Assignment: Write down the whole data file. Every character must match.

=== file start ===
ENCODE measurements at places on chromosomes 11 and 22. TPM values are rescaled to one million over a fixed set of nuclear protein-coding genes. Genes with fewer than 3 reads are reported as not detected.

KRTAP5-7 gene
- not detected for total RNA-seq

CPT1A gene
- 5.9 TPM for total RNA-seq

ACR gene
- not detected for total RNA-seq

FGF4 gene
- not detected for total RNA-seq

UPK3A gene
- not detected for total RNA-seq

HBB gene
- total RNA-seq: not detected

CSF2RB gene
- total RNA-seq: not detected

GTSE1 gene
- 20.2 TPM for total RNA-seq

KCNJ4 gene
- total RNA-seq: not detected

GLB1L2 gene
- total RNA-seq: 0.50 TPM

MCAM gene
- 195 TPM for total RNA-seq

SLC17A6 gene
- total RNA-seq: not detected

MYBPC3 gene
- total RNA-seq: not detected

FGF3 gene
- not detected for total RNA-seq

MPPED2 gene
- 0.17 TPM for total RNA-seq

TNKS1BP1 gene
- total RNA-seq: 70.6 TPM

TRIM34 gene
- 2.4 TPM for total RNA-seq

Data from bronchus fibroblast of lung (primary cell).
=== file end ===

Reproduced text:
ENCODE measurements at places on chromosomes 11 and 22. TPM values are rescaled to one million over a fixed set of nuclear protein-coding genes. Genes with fewer than 3 reads are reported as not detected.

KRTAP5-7 gene
- not detected for total RNA-seq

CPT1A gene
- 5.9 TPM for total RNA-seq

ACR gene
- not detected for total RNA-seq

FGF4 gene
- not detected for total RNA-seq

UPK3A gene
- not detected for total RNA-seq

HBB gene
- total RNA-seq: not detected

CSF2RB gene
- total RNA-seq: not detected

GTSE1 gene
- 20.2 TPM for total RNA-seq

KCNJ4 gene
- total RNA-seq: not detected

GLB1L2 gene
- total RNA-seq: 0.50 TPM

MCAM gene
- 195 TPM for total RNA-seq

SLC17A6 gene
- total RNA-seq: not detected

MYBPC3 gene
- total RNA-seq: not detected

FGF3 gene
- not detected for total RNA-seq

MPPED2 gene
- 0.17 TPM for total RNA-seq

TNKS1BP1 gene
- total RNA-seq: 70.6 TPM

TRIM34 gene
- 2.4 TPM for total RNA-seq

Data from bronchus fibroblast of lung (primary cell).